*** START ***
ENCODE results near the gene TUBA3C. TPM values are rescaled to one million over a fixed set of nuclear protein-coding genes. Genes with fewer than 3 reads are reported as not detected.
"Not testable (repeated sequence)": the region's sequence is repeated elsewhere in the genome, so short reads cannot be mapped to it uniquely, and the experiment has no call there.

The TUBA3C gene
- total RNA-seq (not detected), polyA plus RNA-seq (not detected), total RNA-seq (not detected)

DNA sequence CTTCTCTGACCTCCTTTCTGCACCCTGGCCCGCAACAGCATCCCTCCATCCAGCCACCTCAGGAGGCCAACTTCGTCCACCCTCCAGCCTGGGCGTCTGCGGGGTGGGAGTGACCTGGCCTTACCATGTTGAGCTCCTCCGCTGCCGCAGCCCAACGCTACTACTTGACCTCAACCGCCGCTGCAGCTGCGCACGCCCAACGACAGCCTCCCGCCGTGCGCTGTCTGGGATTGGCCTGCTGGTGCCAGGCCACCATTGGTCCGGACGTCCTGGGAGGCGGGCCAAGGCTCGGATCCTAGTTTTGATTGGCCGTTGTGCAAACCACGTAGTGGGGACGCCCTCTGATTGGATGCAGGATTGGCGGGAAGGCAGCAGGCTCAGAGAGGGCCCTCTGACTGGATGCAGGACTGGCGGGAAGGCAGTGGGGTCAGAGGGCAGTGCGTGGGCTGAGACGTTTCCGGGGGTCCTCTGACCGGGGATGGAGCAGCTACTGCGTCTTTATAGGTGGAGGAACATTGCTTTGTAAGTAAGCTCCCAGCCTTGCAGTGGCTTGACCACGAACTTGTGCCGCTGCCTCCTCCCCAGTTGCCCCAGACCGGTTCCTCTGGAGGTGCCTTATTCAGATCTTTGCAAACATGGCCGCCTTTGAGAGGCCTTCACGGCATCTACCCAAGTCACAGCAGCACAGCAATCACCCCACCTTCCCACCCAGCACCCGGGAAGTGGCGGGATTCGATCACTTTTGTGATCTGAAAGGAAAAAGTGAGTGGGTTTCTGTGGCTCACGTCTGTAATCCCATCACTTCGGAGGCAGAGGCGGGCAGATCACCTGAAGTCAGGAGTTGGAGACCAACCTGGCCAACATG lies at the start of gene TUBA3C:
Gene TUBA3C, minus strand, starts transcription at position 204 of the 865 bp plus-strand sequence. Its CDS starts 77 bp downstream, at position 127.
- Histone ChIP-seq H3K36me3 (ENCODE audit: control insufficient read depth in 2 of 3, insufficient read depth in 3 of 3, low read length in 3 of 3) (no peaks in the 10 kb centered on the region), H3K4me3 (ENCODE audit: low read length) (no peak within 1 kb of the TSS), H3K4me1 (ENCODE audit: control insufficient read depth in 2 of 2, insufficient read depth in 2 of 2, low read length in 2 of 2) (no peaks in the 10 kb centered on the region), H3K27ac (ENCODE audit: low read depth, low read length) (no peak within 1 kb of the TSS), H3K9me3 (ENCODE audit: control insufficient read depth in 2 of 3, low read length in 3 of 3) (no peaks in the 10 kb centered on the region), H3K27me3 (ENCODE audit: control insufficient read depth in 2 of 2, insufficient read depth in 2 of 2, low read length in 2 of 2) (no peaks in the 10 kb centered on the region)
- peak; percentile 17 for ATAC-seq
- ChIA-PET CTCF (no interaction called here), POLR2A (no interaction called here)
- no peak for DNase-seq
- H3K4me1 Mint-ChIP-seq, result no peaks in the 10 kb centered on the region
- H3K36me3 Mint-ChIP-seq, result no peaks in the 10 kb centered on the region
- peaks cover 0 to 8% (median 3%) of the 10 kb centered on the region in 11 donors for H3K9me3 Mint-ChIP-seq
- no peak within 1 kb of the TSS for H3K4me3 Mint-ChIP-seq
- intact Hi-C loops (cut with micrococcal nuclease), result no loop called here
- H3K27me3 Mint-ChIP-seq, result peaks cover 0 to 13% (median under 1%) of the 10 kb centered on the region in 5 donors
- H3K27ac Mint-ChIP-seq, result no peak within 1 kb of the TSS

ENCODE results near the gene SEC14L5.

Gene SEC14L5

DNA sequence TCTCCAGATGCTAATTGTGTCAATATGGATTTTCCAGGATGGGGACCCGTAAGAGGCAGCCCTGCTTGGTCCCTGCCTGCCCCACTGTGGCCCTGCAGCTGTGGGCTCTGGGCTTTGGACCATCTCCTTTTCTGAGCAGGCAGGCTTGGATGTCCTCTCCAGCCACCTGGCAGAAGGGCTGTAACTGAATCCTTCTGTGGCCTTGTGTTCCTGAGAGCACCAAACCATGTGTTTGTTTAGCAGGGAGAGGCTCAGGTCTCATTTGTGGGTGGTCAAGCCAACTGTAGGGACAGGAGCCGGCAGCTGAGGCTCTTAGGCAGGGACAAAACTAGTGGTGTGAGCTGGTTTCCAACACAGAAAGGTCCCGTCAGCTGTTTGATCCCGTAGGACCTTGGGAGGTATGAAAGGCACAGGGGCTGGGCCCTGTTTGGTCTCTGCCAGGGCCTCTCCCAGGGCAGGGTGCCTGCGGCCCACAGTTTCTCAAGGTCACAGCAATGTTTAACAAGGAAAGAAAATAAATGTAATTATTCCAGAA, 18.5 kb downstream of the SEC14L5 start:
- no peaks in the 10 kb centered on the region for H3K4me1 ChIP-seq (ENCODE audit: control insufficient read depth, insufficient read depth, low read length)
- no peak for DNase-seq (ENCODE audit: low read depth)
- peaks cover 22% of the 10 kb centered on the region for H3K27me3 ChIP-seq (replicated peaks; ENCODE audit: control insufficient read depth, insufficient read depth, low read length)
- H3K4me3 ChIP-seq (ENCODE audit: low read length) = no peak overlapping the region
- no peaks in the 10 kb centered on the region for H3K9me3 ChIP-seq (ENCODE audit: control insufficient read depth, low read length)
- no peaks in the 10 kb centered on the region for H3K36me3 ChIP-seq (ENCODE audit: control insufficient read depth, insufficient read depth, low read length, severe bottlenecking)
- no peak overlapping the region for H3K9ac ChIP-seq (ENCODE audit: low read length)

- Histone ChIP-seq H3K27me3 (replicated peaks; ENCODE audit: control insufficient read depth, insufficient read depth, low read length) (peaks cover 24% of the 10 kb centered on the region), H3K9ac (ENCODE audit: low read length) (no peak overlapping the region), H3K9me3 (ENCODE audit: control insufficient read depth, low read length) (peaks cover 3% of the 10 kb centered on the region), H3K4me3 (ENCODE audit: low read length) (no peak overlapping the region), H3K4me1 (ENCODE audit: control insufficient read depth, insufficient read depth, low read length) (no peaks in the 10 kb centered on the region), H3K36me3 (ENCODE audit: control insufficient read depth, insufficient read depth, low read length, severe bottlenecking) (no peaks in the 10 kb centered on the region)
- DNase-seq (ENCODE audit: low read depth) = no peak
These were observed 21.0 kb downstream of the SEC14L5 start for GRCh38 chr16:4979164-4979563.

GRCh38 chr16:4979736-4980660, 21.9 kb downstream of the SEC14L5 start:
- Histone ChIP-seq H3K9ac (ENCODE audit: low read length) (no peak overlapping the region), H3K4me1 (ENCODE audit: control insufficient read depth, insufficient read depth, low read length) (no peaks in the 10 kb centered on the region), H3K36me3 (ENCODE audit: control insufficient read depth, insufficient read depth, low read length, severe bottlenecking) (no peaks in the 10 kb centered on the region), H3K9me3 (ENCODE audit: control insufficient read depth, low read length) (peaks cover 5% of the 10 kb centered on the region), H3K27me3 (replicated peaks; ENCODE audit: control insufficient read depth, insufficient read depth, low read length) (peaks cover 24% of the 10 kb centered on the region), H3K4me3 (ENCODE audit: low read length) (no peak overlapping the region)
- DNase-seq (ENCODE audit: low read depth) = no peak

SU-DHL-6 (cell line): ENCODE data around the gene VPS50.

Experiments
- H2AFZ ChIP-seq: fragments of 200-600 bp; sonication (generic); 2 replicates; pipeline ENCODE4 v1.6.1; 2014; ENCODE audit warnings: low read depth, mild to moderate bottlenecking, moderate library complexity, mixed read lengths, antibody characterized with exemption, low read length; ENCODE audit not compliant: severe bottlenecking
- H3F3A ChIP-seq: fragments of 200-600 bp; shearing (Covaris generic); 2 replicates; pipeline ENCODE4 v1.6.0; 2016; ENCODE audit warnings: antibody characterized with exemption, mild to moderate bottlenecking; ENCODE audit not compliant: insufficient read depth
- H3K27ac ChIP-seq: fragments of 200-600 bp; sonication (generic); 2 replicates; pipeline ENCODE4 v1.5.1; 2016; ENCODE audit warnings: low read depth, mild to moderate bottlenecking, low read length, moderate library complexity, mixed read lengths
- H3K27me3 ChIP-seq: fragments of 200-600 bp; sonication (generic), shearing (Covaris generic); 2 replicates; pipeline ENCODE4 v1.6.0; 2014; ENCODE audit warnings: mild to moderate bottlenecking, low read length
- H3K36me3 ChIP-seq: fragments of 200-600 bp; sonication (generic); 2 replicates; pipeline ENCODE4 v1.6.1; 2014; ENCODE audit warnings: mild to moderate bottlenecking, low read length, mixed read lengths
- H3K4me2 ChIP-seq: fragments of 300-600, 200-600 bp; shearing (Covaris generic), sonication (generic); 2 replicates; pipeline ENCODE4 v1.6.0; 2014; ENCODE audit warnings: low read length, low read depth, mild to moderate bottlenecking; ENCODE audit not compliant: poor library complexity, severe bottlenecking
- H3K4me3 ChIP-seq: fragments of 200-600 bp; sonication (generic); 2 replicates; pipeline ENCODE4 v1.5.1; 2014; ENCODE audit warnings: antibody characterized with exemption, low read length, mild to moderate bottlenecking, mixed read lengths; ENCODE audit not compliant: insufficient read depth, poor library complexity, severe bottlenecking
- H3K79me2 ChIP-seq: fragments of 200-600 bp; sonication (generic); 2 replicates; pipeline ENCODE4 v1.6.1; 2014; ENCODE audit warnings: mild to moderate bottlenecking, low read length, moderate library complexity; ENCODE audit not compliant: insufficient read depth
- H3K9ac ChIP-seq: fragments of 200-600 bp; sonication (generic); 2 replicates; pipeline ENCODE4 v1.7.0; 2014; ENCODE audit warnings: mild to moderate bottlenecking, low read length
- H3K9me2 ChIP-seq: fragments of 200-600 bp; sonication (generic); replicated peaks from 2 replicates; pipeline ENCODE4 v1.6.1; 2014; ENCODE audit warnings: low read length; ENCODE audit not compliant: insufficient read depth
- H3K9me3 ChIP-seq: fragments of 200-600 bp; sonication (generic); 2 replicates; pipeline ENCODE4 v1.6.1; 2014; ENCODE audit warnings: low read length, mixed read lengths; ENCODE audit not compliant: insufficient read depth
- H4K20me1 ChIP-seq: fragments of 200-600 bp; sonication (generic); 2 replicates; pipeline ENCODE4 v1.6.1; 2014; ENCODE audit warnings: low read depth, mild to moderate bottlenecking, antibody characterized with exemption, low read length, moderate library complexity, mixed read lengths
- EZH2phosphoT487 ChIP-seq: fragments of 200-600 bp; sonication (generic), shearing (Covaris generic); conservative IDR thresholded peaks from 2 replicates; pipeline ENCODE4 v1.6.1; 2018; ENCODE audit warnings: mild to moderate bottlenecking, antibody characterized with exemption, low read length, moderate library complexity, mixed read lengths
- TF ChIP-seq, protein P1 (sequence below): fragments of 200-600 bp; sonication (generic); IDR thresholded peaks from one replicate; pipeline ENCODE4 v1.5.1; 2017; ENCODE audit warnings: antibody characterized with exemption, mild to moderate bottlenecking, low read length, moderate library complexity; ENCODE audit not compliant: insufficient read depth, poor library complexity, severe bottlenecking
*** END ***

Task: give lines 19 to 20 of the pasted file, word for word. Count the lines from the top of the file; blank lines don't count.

Gene SEC14L5

DNA sequence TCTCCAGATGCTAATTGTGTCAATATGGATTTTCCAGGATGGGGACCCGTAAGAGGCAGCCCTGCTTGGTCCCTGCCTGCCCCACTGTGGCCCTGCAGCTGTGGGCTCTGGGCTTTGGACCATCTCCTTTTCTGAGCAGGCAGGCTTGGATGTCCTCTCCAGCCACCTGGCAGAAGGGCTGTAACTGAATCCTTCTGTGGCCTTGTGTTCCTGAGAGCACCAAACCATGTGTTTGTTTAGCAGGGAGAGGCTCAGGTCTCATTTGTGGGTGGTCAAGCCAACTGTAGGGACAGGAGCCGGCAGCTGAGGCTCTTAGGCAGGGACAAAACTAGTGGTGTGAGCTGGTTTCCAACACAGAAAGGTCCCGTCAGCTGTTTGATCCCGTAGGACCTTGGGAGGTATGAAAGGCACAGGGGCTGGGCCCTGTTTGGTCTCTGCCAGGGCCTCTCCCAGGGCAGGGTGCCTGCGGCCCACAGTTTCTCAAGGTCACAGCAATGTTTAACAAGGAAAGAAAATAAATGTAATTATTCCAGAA, 18.5 kb downstream of the SEC14L5 start: